Following the new VAT rate, a likely immediate increase in prices by 0.87% may force businesses to price their products higher because they will now pay an increased taxed by 6.67% to the state. Apart from this burden which will fall on consumers, businesses have two alternatives to cover the loss. One is to increase sales and reduce costs. The other would be to partially go in informal sector in order to survive competition in the market. Businesses typically strive to avoid paying or hide taxes, whereas the duty of tax authorities is to keep them in check and bring into formal sector. Kosova has the highest share of informal sector in Europe. Given the “expertise” of the TAK, the MEF, their local advisors paid by USAID/Bearingpoint as contractors with no accountability whatsoever, it can be argued that in Kosova there are more businesses paying taxes than the TAK deserves to be paid.
A logical question arises: why all these concerns for a technical error in calculation that the TAK continuously, on purpose or accidently, is selling to the media, businesses and the citizens? There is only one simple answer – the VAT is the main tax revenue for Kosova’s budget. In 2007, VAT accounted for 35% of all budget revenues. Yet, for 2009 it is projected to rise to 44%. The share of excise taxes in total budget revenues in 2007 was 21%. Although the MEF maintained that this indirect tax along with the VAT will cover the difference in revenues lost by lower rates of CIT and PIT, the contribution of the tax in question – the excise tax is projected to increase by only four percentage points to represent 25% of the 2009 Kosova’s budget revenues.[x] Since the VAT is the largest contributor to the budget, it should be viewed from another perspective that deserves more attention. Kosova’s trade deficit is amazingly large where, the value of exports in 2007 covered only 10% of total imports, a figure projected to slightly improve to around 14% by the end of 2009. According to official data, foodstuffs and beverages dominate total value of imported goods, in the overwhelming majority of which VAT was collected. Taken the VAT revenues in total, over 85% of them were collected on imported with the rest on goods and services produced at home.[xi]
Last but not least remark. The Government after approving the rise of VAT, signed the memorandum with the United Nations Development Programme (UNDP) to reach the Millennium Goals, an event which was given a great publicity in the media, in particular to one of the eight Millennium Goals – to halve the proportion of people living in poverty line by 2015. Despite the rhetoric by the Government itself to be deeply committed to this and the rest of the Goals, the new tax reform adopted involving the rise of VAT is the first step off the track or backwards in the short to medium term as the year 2015 is not far.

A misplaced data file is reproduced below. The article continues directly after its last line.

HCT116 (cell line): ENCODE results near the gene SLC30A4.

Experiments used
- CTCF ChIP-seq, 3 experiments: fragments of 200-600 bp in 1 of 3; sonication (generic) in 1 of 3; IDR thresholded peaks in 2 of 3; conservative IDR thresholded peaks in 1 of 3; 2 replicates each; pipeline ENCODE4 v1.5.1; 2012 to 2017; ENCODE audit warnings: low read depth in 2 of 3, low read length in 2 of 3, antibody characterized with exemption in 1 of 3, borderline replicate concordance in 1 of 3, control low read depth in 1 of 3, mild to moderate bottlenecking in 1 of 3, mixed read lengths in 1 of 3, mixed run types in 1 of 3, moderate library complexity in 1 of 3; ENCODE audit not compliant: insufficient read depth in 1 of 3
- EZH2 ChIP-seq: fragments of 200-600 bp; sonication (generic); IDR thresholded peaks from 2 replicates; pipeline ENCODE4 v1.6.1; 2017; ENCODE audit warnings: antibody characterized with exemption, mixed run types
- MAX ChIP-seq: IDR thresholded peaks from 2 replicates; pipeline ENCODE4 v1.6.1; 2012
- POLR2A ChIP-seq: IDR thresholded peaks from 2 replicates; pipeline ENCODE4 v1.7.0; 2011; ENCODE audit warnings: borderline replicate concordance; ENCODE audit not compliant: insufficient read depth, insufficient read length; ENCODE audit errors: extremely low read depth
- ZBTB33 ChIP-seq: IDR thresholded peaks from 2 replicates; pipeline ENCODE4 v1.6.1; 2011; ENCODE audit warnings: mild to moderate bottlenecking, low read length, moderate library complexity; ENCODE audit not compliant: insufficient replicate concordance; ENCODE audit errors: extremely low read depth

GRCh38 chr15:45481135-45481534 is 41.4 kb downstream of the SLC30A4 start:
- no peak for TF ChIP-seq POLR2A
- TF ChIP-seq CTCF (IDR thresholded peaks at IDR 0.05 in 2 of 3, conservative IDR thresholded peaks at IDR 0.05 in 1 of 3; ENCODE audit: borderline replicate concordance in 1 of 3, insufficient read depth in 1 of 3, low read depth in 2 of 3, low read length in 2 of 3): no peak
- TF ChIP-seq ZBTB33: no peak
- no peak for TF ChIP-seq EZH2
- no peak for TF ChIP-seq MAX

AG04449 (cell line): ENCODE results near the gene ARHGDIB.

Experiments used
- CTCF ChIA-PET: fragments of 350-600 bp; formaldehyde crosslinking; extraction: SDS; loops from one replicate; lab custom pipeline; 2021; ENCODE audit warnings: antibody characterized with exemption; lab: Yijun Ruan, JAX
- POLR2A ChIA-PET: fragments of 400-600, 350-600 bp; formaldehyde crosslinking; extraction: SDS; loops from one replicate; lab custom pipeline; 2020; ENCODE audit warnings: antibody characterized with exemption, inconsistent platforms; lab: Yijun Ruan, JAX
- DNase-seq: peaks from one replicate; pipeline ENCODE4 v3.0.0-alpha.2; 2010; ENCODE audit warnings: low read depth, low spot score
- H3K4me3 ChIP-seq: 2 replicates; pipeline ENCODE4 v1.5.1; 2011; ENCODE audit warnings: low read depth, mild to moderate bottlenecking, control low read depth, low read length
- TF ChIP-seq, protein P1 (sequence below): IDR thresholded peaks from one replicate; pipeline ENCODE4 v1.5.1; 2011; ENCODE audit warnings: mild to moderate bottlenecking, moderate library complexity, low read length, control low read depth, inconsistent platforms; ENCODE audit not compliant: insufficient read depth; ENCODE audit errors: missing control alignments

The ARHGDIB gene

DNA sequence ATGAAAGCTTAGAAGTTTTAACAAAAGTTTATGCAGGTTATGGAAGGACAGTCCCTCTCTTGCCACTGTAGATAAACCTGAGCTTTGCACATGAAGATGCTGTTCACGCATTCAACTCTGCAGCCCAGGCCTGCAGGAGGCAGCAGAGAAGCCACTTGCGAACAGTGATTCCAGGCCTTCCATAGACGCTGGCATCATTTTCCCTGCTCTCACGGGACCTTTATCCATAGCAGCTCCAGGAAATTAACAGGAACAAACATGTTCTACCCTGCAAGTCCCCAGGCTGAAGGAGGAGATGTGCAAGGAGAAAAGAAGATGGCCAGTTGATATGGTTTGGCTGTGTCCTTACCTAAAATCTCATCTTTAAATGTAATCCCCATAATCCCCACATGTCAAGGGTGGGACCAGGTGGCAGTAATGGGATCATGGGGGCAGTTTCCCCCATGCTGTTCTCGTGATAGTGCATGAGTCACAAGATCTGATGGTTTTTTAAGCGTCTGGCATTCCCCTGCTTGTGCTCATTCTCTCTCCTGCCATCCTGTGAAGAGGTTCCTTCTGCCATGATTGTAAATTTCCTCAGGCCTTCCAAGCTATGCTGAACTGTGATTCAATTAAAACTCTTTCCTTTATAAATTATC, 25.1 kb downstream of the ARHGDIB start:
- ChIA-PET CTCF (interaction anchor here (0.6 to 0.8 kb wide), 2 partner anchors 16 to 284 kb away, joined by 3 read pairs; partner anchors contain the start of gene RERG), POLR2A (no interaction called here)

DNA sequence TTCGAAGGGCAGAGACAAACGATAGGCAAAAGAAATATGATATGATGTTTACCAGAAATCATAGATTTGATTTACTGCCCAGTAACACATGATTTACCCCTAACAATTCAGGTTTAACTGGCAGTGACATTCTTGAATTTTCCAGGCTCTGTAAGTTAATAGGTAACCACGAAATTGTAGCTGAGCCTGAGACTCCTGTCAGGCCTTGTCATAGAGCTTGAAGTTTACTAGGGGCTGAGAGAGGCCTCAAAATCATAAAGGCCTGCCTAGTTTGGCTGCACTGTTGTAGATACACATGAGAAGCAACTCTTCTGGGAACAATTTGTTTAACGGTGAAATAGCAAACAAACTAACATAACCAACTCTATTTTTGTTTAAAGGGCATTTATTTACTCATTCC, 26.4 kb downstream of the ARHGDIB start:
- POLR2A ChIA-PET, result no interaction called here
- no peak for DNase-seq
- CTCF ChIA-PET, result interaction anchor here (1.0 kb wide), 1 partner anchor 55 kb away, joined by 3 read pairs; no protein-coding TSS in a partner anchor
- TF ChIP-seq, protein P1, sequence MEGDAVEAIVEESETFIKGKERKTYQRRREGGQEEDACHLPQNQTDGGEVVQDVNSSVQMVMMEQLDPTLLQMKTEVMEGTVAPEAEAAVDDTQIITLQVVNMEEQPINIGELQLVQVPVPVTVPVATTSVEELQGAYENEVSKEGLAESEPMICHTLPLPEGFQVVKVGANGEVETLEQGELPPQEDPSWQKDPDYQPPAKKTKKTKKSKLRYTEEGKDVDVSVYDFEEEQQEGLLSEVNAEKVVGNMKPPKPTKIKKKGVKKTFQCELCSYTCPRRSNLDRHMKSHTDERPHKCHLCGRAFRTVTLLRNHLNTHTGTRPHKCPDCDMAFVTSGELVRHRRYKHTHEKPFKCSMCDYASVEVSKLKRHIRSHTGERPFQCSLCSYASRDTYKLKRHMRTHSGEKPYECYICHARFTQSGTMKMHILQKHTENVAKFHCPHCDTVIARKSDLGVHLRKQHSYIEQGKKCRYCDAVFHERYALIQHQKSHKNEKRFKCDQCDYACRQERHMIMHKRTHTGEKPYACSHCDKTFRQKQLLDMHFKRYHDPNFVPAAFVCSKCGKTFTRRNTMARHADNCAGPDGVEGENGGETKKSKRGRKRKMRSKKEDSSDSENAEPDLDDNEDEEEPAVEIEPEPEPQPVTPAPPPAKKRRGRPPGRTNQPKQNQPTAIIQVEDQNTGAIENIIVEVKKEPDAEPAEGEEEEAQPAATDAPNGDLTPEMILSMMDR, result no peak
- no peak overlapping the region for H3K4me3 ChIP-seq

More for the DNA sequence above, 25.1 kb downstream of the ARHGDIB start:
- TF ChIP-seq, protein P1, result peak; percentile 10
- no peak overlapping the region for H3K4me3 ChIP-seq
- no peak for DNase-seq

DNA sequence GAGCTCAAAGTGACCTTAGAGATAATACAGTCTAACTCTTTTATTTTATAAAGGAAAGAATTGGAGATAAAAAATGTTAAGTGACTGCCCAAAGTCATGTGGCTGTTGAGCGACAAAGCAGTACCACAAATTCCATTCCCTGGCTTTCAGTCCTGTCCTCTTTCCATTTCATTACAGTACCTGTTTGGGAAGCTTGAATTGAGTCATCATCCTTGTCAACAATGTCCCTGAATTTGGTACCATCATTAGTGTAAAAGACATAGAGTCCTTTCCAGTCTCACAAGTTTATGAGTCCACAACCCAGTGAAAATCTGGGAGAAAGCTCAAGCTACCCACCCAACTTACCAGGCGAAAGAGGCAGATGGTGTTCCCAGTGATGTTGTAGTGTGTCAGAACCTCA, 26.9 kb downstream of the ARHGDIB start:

Conclusions and remarks
Tax reform in emerging democracies and transition economies often involves two scenarios preceding a faster consensus: first, poor expertise and practice in policy making characterized by knowledge constraints; and second, more professional and diversified thoughts enabling better decisions. The case of Kosova’s Government and the business community NGOs discussed in this article, is an example of the first scenario. When the thoughts are similar for complex issues such as tax reform without detailed analyses and profound justification for the final decision taken and put into operation, discrepancies emerging from actual results and those expected, to a large extent can be blamed on how policy reforms were prepared and adopted. Business associations do not seem to sufficiently defend the interests of the entities they represent, except talking about the problems and make superficial proposals instead of more active lobbying to exercise pressure to the Government for their demands. It is not quite clear whose interests the Government is defending in economic affairs when it has conflicting objectives in tax policy reform. As the decision to rise the VAT rate was centralized and ignored concerns of small businesses and the consumers, so is the determination of few larger businesses with direct ties to the Government to lower the rates of CIT and PIT – to centralize the power in the hands of the few or a tiny small group interest by marginalizing and pushing into deeper poverty the army of the unemployed and the poor.